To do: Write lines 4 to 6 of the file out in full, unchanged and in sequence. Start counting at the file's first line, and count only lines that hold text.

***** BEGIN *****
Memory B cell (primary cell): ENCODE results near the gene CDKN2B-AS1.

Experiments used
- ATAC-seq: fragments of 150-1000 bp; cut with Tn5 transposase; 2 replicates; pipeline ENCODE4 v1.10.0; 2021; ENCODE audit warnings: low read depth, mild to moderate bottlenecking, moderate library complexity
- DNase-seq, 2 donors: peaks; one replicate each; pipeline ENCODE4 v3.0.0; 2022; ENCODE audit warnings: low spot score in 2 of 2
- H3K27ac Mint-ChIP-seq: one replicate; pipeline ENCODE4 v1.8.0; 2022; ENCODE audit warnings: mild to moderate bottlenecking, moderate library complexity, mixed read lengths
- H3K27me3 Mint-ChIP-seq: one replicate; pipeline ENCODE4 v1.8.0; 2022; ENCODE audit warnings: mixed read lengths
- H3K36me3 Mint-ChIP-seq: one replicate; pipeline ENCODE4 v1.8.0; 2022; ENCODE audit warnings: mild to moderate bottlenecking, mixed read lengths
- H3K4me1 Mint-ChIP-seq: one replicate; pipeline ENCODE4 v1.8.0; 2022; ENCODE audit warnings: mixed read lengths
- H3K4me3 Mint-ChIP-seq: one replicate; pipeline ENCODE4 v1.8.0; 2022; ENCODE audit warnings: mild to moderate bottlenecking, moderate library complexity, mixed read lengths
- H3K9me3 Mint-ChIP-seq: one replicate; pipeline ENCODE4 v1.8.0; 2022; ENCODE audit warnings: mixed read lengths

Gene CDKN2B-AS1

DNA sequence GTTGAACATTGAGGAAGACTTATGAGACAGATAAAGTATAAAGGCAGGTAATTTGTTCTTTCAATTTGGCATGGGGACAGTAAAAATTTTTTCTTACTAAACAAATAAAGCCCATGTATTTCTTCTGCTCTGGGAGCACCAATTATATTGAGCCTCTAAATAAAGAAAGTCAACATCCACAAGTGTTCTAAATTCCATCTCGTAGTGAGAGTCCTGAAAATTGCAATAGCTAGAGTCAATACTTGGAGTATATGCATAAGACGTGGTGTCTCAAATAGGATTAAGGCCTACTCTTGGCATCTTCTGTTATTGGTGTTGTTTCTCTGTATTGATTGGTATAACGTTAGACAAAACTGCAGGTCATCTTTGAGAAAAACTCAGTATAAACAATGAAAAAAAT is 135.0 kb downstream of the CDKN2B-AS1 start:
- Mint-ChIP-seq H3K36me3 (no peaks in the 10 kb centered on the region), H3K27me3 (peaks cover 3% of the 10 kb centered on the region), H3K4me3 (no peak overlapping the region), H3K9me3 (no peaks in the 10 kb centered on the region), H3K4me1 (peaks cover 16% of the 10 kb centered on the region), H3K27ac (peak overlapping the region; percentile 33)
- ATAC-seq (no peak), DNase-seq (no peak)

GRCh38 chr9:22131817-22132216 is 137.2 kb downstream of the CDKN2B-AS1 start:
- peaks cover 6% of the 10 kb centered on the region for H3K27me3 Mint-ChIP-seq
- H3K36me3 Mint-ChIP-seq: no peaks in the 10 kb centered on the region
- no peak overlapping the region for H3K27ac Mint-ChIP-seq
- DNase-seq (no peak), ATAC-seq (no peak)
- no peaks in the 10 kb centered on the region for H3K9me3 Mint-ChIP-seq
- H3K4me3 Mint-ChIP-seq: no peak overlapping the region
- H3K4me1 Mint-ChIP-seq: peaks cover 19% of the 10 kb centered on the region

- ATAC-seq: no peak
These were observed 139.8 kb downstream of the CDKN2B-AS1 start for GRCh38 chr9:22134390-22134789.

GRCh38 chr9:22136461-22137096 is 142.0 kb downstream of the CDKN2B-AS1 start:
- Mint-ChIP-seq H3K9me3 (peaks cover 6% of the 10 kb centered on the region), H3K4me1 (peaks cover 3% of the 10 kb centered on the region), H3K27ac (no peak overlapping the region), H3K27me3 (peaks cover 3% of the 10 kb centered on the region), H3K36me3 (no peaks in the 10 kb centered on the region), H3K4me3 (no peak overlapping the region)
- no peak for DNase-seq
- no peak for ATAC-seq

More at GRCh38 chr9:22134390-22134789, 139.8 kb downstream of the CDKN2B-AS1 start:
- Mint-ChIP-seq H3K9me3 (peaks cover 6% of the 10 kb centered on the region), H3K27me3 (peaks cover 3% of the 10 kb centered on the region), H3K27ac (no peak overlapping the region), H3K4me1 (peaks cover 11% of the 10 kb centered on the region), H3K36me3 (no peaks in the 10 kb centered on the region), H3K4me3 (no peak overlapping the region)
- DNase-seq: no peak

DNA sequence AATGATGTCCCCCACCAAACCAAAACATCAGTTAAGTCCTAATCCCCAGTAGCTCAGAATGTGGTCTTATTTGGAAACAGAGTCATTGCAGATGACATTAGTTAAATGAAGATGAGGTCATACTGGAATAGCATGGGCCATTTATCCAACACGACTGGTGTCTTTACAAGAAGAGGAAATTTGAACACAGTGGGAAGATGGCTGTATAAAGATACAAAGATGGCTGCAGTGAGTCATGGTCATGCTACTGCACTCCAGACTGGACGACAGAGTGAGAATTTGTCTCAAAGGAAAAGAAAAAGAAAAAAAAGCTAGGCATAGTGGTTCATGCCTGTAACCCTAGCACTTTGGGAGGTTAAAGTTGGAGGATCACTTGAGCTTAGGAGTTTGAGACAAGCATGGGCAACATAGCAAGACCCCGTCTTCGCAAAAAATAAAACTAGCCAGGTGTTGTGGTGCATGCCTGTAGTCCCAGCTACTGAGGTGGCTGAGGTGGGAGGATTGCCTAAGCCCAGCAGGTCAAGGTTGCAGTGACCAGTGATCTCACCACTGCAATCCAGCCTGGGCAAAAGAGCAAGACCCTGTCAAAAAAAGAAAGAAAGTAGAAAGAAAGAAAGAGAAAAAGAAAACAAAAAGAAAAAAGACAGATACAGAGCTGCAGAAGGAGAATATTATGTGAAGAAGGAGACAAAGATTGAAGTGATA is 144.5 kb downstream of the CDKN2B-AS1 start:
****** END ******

- DNase-seq, 2 donors: peaks; one replicate each; pipeline ENCODE4 v3.0.0; 2022; ENCODE audit warnings: low spot score in 2 of 2
- H3K27ac Mint-ChIP-seq: one replicate; pipeline ENCODE4 v1.8.0; 2022; ENCODE audit warnings: mild to moderate bottlenecking, moderate library complexity, mixed read lengths
- H3K27me3 Mint-ChIP-seq: one replicate; pipeline ENCODE4 v1.8.0; 2022; ENCODE audit warnings: mixed read lengths